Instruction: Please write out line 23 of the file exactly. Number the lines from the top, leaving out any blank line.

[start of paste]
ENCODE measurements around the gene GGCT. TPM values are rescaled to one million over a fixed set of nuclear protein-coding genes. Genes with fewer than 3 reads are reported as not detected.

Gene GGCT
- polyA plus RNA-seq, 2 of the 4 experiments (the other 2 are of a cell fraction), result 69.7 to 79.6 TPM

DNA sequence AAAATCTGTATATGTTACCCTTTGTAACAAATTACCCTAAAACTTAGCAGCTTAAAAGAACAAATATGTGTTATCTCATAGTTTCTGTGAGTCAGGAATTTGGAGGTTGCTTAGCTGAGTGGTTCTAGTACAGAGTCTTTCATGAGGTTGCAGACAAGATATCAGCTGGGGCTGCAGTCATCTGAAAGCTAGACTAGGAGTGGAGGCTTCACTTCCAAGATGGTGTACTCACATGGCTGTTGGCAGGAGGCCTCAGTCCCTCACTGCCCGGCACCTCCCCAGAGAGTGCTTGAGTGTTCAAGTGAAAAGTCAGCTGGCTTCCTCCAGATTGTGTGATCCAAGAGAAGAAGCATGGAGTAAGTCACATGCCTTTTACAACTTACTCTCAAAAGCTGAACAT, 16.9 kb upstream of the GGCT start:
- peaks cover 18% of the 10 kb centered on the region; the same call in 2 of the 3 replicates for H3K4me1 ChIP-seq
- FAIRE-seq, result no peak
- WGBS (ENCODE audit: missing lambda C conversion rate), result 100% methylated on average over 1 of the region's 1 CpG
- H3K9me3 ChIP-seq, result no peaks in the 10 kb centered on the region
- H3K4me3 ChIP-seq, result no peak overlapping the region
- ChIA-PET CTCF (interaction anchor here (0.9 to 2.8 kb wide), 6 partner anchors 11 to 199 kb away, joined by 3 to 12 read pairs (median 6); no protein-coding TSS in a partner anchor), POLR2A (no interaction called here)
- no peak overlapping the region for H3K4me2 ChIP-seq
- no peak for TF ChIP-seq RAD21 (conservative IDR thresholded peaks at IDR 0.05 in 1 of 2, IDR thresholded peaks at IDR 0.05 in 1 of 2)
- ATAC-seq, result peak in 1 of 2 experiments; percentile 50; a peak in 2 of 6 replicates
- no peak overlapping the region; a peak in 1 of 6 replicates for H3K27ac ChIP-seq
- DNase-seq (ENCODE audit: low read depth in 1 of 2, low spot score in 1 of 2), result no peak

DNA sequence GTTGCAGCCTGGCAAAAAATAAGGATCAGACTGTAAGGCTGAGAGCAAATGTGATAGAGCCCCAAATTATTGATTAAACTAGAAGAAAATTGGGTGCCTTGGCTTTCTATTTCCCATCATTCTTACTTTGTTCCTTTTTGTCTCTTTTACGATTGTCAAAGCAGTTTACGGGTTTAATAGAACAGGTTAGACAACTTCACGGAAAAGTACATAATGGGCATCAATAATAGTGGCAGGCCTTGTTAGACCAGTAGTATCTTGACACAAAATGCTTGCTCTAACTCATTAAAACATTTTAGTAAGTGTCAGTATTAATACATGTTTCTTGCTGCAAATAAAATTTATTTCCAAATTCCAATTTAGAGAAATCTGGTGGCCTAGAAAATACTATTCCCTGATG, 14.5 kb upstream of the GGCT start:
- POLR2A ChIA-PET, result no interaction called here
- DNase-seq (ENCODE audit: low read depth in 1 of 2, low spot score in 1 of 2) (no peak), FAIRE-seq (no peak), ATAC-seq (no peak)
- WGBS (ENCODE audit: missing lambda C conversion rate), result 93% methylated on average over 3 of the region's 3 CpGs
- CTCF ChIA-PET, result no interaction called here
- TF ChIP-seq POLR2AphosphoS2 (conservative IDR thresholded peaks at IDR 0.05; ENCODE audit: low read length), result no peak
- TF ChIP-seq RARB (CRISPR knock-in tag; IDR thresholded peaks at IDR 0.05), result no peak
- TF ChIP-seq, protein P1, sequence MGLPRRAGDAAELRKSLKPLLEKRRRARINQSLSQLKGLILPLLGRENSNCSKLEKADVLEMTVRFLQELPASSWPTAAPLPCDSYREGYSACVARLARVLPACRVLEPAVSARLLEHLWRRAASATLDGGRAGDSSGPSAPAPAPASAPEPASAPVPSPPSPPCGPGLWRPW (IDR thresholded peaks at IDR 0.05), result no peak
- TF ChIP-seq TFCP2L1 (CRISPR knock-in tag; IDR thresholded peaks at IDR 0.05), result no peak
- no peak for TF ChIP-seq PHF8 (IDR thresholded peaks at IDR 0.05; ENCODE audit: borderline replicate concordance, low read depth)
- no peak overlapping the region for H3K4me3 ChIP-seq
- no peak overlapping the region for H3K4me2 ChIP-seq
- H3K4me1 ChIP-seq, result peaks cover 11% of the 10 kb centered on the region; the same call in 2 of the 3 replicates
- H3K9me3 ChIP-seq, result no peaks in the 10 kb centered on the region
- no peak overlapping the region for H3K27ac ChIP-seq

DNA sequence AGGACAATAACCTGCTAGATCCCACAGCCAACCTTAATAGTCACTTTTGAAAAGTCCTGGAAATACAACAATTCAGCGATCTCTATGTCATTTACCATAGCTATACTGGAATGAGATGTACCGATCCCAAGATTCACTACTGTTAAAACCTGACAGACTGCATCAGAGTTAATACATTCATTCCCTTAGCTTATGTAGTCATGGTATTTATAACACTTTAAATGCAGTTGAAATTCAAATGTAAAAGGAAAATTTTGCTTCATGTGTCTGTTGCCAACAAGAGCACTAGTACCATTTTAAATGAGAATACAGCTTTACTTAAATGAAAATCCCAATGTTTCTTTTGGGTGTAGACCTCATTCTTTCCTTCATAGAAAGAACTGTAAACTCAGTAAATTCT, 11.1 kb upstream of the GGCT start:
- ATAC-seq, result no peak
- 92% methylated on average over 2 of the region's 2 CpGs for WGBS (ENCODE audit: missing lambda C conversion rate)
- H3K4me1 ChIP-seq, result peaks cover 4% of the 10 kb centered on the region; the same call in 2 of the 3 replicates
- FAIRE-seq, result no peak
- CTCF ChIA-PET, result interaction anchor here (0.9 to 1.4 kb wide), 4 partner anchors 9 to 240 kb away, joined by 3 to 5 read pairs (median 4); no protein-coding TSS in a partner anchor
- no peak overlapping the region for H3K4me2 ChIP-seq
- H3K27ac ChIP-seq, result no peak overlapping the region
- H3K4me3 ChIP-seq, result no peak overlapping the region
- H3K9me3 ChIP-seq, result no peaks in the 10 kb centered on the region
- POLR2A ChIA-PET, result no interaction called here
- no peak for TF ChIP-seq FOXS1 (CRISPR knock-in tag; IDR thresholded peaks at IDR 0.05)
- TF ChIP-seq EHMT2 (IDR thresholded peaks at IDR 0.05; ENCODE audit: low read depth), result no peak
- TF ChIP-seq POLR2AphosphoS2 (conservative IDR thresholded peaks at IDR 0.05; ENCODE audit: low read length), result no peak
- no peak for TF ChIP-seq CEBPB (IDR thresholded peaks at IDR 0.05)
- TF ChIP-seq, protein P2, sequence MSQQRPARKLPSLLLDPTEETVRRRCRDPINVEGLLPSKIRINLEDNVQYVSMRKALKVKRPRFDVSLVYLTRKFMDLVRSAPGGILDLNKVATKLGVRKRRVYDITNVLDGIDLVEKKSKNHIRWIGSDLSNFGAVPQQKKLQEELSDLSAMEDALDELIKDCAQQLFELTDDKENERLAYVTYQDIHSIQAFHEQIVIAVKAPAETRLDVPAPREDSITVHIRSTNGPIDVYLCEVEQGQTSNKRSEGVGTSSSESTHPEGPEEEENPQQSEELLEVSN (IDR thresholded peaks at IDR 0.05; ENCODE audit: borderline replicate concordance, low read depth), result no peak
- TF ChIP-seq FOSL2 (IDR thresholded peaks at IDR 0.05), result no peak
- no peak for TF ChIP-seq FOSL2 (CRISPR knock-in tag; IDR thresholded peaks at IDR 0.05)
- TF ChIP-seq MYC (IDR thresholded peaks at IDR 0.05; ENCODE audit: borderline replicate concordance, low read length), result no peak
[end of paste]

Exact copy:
- TF ChIP-seq, protein P1, sequence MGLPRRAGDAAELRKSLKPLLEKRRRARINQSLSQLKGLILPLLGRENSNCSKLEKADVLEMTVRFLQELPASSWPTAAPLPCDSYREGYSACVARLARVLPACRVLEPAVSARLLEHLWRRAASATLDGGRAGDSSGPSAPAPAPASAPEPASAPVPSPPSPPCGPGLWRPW (IDR thresholded peaks at IDR 0.05), result no peak